The food was amazing too. We got grilled fish with rice and Poisson Cru. Both were excellent. You can’t go wrong with fish in French Polynesia. The fish was not fishy at all. It was so fresh. Another interesting factoid, a baguette came with every meal. Surprisingly, this meal cost just $16! The portion size was huge too. This was plenty for the 3 of us.

Tama Hau Opunohu’s Bay restaurant

This was another good lunch spot on Moorea.

I ordered the raw black pearl oysters marinated in lime juice and coconut. It was great. These remind me of scallops rather than oysters. I think they only used the abductor muscles here. This dish cost $25.

Mrs. RB40 got the fish burger. It was good too. This one was $16. We also got smoothies to celebrate our last day on Moorea. Those cost $12 each.

Burger King…

Why the heck would anyone eat at Burger King in Tahiti? Well, it was January 1st and everything was closed! The only restaurant open was Burger King and the line was out the door. The only other option was a bar near the Ferry Terminal, which was packed, too. Even the grocery stores were closed. The only places open were gas stations and their mini-marts. Those were cleaned out as well. We couldn’t find much to eat there. We snapped up the last pack of cream-filled croissants, but that wasn’t enough so we gave in and joined the line at BK.

Umami burger: $63

Ironically, the most expensive meal we had was at Umami Burger in LAX. It was okay, but way overpriced. Not worth it at all. $63 for 3 basic burgers. What a ripoff!

Grocery stores

We had several easy meals from the grocery stores. We got a baguette, cheese, pate, wine, and snacks. At the Tahiti pension, we ate at the pool. In Moorea, we got ravioli, cassoulet, cheese, and bread for dinner. We didn’t want to drive on the dark bumpy road when it was dark. Also, Mrs. RB40 got sick and she needed extra rest on the second half of the trip. The groceries were not super expensive. Most items were imported from France. Wine and cheese were delicious and affordable. Fruits and vegetables were expensive.

Tahiti Sightseeing

My plan for Tahiti was to drive around the island and stop at various beaches and sights. Here are some sights we enjoyed.

Arahoho Blowhole and Faarumai Waterfalls

The Arahoho blowhole was a neat stop. It’s an old lava tube that sprays water out… Okay, it doesn’t sound impressive, but it was cooler in person. The Faarumai waterfall is just a short drive away from the blowhole. That was really nice too. We also stopped to watch surfers at various beaches along the drive from Papeete to the blowhole.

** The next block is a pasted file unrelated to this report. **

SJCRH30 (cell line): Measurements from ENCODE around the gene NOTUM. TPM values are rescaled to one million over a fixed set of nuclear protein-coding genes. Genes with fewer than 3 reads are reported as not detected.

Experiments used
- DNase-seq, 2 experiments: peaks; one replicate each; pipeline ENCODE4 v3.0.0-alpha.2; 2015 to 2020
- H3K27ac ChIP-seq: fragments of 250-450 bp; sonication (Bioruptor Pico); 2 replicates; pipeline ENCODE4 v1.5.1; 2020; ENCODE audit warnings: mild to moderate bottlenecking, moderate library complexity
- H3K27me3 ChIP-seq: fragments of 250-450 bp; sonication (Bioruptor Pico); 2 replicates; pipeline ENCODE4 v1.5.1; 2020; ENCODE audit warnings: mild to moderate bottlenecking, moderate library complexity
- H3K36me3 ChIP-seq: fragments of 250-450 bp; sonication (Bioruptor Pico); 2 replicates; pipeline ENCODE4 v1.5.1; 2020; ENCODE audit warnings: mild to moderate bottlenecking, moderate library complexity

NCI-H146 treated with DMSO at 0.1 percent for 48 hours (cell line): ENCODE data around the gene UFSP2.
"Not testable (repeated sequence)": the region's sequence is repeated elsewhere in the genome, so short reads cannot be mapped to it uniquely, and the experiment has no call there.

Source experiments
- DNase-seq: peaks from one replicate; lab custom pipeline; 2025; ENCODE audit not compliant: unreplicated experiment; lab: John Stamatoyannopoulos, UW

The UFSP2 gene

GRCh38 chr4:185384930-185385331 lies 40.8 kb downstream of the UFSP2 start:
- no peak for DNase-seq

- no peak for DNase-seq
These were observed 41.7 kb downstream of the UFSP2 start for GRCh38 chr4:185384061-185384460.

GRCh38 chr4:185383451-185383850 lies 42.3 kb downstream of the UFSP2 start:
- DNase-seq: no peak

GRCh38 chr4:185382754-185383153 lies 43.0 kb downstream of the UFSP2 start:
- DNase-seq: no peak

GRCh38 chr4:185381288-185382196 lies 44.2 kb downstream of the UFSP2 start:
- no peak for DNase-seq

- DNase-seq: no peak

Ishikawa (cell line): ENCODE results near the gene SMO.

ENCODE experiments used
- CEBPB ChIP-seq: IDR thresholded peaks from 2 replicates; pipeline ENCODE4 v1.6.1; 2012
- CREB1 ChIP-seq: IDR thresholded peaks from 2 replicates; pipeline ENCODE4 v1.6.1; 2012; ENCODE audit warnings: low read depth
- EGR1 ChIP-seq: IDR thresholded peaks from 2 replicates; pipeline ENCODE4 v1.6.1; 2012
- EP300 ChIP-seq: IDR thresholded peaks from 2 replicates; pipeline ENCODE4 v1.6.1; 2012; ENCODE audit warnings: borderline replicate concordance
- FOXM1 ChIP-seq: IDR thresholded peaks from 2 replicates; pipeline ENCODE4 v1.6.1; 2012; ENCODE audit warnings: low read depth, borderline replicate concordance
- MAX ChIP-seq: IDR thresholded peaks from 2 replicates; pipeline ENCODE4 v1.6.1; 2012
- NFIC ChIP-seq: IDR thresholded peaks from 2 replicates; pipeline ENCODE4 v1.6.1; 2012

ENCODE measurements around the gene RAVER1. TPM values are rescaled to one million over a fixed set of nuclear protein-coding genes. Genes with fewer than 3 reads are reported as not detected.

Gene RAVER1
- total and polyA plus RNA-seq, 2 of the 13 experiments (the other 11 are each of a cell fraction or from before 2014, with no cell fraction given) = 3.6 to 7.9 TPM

Belvedere de Taravao

Another day, we drove to explore Tahiti-Iti, the quieter side of Tahiti. We drove up a small road to the Belvedere de Taravao. This viewpoint gave us a great view of Tahiti. The small paved road had some steep sections, but we made it up to the top. There were plenty of parking spots and several picnic benches. We had a picnic lunch there and relaxed for a couple of hours. Mrs. RB40 decided to go for a hike at the arboretum there. Junior and I didn’t go because we didn’t have the right shoes. And we were lazy…


This was the end of the road in Tahiti-Iti. We walked to see the waves, but didn’t see any surfers out. I guess the condition wasn’t right for big waves. They’ll hold the Paris Olympics surfing competition at Teahupo’o this summer. The drive to Teahupo’o was very nice, though. It was relaxing and there wasn’t much traffic.

Museum of Tahiti and The Islands

The museum of Tahiti and The Islands was great. We enjoyed the exhibits and learning more about the Polynesian culture. This is a good stop if you have time.

Grottes De Mara’a

This is a grotto that’s filled with cold water. Mrs. RB40 was adventurous and went for a dip. That was a bad decision, though. She started to get sick from that point onward. The water was really cold.

Moorea Sightseeing

We were more relaxed on Moorea. We went snorkeling at the public beach near our bungalow and hung out at the beach for many hours. We also drove around the island and stopped at various beaches and viewpoints. It was a relaxing time. Unfortunately, Mrs. RB40 was sick so she had to take a rest in the afternoon. We were all a little sunburnt by that point anyway. Moorea was beautiful and more laidback than Tahiti. I’m glad we visited.

This is the Sofitel near our bungalow on Moorea. We didn’t stay here, but we snorkeled at the same beach. The over-the-water bungalows cost $1,150 per night for 3 people. Someday…

Total cost: $6,441

Alright, here is the total – $6,441. I guess that isn’t too bad for 3 people. We enjoyed the trip tremendously and would love to visit again someday. We had a lot of fun driving around. Next time, I’ll splurge for a much nicer hotel in Bora Bora. A package trip probably would be better for that occasion. This trip was a good introduction to French Polynesian. Hawaii is cheaper and easier, though. If you haven’t been to Hawaii, I would visit there first.

Have you been to Tahiti? Did you like it?

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Joe started Retire by 40 in 2010 to figure out how to retire early. After 16 years of investing and saving, he achieved financial independence and retired at 38.

Passive income is the key to early retirement. This year, Joe is investing in commercial real estate with CrowdStreet. They have many projects across the USA so check them out!

Joe also highly recommends Personal Capital for DIY investors. They have many useful tools that will help you reach financial independence.